“Householding” means managing multiple accounts to a single goal, leveraging tax-advantaged accounts where possible. The point is not just to manage each account well. It’s to manage the accounts as a whole well.
So far, so good, but you may be wondering what this really means. We’re hearing a lot more about householding recently and thought it might be useful to summarize some of what we’ve learned.
The Elements of Householding
Here’s what it takes to jointly manage a set of accounts:
- Ensure that the investor has the right portfolio when you combine all the accounts. This is basically the definition of householding.
- Minimize transaction costs and taxes. This is where advisors can really add value:
- Avoid selling a security in one account and simultaneously buying it in another
- Minimize the tax effect of sales by preferentially realizing losses in taxable accounts and gains in tax-advantaged accounts
- Minimize future taxes by putting assets that generate taxable income in tax-advantaged accounts
- Obey the rules. Most tax-advantaged accounts have rules limiting how much you can put in or take out. After retirement, there are also rules setting required minimum distributions. Accounts can have different “buy lists” of permitted product and min/max asset class requirements, especially for cash.
Deep Dive: Minimizing Transaction Costs and Taxes
Obeying the rules (e.g. not violating minimum required distribution rules) can be a challenge, but we don’t see much disagreement about what it means to obey them. However, tax management is another story. While everyone agrees that minimizing transaction costs and taxes is a good thing, there’s a range of opinion about how this should be done. The problem is that different tax minimization strategies can conflict with each other:
- The best way to minimize capital gains is to do most of your rebalancing in a tax-advantaged account. This dictates making sure the tax-advantaged accounts have holdings in every asset class; that is, the tax-advantaged accounts should be a miniature copy of whole.
- On the other hand, the best way to minimize tax on income is to load up tax-advantaged accounts with securities generating interest and short-term gains.
It’s not clear how to reconcile these two strategies. Do you concentrate all your tax-inefficient product in your tax-advantaged accounts or keep a mirror copy of your whole strategy there? And, if you start with a suboptimal distribution, what level of trading costs and taxes are you willing to bear in order to make it better? To get all of this right, you would need to know not only how much income different securities will generate, but also how often you’re going to be trading.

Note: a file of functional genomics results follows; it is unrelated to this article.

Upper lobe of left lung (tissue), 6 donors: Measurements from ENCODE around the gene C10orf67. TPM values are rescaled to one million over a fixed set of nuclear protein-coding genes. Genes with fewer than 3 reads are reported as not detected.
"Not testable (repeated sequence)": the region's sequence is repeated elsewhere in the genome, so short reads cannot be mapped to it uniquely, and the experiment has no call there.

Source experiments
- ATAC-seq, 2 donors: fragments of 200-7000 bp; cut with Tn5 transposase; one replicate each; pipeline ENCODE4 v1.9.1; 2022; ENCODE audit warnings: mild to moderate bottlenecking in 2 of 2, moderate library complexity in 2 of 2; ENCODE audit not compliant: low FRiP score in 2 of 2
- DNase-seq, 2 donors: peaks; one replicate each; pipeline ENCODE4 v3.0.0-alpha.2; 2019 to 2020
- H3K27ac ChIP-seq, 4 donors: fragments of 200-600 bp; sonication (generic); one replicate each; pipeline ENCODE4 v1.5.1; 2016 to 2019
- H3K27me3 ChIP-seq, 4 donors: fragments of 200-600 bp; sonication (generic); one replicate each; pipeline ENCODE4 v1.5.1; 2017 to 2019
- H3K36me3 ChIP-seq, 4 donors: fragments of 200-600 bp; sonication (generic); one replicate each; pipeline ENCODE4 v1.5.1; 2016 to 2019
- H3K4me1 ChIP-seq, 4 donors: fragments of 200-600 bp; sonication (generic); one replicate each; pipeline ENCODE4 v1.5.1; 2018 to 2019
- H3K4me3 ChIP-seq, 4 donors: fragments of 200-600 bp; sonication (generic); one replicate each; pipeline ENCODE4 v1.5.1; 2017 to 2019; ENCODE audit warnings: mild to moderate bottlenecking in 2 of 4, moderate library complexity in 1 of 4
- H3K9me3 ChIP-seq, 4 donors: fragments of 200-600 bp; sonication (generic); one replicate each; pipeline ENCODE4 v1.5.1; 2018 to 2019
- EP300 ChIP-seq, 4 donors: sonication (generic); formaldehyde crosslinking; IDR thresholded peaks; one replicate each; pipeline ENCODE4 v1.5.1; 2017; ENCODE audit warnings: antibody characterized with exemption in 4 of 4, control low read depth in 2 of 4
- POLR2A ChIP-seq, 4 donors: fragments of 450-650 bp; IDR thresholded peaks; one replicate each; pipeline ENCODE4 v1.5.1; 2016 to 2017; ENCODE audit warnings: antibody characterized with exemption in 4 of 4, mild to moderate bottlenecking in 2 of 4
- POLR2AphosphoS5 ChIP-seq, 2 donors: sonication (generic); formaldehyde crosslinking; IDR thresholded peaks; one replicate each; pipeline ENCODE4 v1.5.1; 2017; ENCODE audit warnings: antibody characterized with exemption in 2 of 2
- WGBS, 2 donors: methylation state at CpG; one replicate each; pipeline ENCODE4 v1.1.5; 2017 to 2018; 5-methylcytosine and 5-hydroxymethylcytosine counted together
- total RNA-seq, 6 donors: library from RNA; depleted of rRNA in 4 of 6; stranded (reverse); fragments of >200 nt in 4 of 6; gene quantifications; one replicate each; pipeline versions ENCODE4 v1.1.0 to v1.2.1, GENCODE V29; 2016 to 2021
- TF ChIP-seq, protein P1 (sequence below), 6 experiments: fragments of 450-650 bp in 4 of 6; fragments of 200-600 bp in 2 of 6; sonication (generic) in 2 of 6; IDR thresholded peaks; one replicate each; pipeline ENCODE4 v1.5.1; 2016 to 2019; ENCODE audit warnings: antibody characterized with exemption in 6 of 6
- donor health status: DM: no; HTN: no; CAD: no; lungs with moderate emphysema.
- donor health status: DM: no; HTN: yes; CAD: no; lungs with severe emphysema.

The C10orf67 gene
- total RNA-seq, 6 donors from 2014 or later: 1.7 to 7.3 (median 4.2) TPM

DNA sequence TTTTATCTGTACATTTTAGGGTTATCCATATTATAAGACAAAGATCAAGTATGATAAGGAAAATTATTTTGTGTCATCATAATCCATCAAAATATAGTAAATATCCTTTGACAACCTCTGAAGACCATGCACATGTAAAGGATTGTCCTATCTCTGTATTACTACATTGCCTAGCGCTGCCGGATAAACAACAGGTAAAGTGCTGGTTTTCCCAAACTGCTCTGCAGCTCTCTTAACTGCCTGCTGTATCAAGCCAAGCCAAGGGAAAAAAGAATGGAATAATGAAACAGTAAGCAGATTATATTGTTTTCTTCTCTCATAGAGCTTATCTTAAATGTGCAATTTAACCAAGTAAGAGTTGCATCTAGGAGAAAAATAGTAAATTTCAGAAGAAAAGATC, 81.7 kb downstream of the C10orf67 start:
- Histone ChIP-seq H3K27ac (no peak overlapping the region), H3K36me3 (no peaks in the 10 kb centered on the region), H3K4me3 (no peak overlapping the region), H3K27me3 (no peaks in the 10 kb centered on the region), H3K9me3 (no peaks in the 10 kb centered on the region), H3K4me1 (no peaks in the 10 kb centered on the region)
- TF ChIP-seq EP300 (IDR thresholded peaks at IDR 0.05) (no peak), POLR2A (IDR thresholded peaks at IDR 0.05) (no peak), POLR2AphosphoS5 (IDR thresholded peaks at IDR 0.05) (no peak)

What We See in Practice
We doubt there’s a simple right answer here. In practice, we see managers follow, more or less, a fairly simple set of rules:
- Minimize turnover: In general, if an investor has the right portfolio in aggregate, leave well enough alone, even if asset location is not optimal.
- Minimize capital gains: When it’s necessary to reduce exposure to an asset class, try to do it in the following order:
- Sell losses in taxable accounts
- Sell gains in non-taxable accounts
- Sell gains in taxable accounts
- Minimize future taxes: When there is cash to invest in multiple accounts, either from income or sales, try to buy the most tax-inefficient products, like hedge funds, in tax-deferred accounts.
It’s a strategy that puts a premium on minimizing today’s transaction costs and taxes. In principle, you could do better than this, implementing some sort of multiperiod optimization that actively remixes asset allocations across accounts. In practice, we’re not so sure. There’s a danger of overprecision in trying to perfect this, so simple is good. As physicist Niels Bohr supposedly once said, prediction is difficult, especially about the future.
Growing Demand for Householding Done Right
Jointly managing a household’s accounts is not a new problem, but we’re seeing a rising interest in doing it reliably and well, part of a larger industry trend away from a performance-based value proposition to a value proposition that stresses planning and workmanlike professional execution. With the rise of robo-sites that can handle simple household accounts, there is more reason than ever for advisors to get householding right.
If you’re still struggling with jointly managing the accounts in a household, it’s time to take action. Time, if you will, to get your “house” in order.
For more on this topic, check out The Three Types of Wealth Management Firms.